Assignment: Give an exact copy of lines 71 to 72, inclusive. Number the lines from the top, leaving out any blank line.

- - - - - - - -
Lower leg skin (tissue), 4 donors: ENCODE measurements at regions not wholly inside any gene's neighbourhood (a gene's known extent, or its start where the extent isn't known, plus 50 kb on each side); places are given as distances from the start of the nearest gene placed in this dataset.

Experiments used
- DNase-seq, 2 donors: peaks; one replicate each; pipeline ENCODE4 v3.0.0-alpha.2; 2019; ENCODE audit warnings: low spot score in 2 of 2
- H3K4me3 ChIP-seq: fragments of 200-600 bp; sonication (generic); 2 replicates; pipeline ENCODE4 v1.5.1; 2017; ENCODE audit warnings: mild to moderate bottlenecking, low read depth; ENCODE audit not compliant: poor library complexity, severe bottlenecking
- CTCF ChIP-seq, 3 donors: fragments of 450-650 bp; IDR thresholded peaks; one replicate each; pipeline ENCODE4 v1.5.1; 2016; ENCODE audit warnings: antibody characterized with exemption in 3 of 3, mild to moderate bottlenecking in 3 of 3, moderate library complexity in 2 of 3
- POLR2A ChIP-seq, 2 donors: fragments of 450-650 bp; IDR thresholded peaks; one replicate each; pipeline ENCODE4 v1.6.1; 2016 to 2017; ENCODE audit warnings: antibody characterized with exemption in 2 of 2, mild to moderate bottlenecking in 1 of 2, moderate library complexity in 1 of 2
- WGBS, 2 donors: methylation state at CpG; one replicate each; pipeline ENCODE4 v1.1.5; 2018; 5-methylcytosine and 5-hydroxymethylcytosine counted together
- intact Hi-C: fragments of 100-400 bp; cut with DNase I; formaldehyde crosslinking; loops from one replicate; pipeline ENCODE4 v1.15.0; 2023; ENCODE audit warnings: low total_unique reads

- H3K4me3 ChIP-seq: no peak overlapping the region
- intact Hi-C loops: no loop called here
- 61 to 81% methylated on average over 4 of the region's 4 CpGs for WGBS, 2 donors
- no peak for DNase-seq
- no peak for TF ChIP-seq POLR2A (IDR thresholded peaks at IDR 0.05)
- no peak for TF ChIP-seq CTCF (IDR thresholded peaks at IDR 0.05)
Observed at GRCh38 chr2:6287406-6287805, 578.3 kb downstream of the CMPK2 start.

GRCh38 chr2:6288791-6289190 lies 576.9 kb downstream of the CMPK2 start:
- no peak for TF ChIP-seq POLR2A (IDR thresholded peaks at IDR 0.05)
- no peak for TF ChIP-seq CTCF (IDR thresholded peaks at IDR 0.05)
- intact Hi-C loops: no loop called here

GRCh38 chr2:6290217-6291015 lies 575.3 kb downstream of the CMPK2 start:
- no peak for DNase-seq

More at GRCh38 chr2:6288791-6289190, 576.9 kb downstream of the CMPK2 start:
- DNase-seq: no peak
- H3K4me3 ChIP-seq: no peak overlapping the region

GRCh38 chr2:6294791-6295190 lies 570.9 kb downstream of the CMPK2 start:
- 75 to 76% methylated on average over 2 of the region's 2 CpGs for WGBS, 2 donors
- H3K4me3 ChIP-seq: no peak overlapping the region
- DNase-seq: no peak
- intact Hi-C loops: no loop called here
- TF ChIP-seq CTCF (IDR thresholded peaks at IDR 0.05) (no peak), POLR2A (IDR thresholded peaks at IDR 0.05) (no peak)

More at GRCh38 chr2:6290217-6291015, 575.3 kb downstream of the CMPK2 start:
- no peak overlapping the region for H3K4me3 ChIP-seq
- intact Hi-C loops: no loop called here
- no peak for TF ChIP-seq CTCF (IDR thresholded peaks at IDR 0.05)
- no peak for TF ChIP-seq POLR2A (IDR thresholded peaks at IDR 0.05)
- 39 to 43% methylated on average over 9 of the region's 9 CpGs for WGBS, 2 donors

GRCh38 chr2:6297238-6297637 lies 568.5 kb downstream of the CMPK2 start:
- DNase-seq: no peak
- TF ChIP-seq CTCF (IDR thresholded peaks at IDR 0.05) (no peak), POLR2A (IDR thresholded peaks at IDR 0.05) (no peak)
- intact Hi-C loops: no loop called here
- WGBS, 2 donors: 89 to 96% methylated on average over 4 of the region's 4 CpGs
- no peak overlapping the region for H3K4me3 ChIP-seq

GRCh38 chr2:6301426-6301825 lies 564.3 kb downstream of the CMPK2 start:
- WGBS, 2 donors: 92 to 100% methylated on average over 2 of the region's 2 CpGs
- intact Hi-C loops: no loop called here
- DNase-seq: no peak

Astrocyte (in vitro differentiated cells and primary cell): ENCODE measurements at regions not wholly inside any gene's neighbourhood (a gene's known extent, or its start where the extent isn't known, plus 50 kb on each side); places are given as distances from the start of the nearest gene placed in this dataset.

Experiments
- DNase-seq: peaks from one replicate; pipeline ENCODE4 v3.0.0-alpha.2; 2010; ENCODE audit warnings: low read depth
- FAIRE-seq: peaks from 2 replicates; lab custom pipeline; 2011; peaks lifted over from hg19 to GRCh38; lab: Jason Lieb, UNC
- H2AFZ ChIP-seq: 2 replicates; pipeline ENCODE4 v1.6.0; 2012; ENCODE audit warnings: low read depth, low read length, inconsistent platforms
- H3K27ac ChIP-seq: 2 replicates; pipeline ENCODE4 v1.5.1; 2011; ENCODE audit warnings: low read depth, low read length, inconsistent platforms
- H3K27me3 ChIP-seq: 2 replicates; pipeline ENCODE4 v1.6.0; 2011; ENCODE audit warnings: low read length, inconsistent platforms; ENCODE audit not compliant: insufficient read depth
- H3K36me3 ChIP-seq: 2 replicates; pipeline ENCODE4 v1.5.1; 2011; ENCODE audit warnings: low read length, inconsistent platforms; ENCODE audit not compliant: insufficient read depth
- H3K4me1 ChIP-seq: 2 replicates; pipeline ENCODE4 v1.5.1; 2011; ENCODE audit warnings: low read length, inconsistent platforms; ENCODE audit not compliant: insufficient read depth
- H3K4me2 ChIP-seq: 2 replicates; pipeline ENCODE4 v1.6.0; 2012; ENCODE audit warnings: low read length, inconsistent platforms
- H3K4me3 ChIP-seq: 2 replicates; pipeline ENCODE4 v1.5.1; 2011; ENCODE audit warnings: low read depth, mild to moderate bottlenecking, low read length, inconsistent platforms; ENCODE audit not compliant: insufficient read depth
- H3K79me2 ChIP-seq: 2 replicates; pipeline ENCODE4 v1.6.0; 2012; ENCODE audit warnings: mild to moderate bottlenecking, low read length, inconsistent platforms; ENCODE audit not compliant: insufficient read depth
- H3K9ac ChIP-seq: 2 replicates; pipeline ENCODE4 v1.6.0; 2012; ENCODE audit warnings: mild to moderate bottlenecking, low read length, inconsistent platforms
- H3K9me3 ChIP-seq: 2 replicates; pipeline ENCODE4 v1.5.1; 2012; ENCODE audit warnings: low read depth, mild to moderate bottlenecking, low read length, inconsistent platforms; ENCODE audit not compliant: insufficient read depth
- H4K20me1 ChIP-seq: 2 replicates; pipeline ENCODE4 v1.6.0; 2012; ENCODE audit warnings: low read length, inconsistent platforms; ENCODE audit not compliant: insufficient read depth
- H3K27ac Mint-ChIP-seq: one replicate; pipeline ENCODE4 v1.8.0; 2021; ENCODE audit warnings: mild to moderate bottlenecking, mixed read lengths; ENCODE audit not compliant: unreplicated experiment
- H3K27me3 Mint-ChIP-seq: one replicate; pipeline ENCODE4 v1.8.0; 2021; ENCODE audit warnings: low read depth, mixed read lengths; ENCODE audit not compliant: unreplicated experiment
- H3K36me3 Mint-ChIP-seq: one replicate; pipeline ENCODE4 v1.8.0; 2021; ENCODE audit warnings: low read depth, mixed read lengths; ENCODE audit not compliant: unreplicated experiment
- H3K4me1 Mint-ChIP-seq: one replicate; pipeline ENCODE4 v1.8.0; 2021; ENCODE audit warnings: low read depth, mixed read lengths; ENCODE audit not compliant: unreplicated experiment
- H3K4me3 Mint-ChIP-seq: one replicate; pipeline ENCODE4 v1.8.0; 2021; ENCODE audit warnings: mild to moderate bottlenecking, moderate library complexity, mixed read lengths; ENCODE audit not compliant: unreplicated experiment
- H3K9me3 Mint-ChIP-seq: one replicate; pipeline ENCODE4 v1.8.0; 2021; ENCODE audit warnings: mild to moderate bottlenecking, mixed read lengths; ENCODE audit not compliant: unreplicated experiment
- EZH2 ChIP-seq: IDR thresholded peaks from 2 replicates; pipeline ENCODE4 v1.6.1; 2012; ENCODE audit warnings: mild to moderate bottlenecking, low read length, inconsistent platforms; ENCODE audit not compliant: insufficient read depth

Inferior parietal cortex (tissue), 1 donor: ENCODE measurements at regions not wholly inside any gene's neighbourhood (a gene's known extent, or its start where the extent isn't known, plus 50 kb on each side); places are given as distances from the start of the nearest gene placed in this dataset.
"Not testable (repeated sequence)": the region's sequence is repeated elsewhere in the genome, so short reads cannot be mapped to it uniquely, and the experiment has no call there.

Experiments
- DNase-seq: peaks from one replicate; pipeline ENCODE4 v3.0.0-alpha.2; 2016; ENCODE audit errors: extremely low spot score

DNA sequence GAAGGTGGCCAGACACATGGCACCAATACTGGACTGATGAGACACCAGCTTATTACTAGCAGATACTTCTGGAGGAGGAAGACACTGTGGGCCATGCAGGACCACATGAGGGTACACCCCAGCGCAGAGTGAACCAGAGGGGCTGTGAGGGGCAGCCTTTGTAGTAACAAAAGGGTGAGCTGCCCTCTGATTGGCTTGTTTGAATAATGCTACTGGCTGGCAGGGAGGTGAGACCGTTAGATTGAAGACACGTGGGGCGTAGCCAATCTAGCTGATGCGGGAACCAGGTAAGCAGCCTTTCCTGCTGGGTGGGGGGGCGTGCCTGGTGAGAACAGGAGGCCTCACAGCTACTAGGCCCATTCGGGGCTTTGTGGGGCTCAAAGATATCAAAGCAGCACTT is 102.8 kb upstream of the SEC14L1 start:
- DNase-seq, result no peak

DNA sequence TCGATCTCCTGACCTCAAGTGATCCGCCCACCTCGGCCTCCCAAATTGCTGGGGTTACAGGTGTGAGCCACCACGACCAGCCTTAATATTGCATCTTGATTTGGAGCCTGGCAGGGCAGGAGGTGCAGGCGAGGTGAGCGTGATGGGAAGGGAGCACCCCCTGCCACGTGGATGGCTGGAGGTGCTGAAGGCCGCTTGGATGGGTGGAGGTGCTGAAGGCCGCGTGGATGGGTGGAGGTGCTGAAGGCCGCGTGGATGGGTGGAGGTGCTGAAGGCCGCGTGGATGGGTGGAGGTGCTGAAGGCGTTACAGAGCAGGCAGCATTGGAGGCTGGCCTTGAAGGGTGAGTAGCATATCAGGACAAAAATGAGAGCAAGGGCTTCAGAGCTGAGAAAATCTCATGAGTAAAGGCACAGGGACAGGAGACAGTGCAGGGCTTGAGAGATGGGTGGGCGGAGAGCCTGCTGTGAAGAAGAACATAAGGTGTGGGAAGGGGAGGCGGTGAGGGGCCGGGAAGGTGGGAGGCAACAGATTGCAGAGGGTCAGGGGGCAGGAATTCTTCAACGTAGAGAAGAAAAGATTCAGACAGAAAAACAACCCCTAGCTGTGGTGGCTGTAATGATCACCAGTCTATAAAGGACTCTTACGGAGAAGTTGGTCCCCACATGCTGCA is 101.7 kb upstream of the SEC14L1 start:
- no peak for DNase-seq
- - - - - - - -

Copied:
Experiments
- DNase-seq: peaks from one replicate; pipeline ENCODE4 v3.0.0-alpha.2; 2016; ENCODE audit errors: extremely low spot score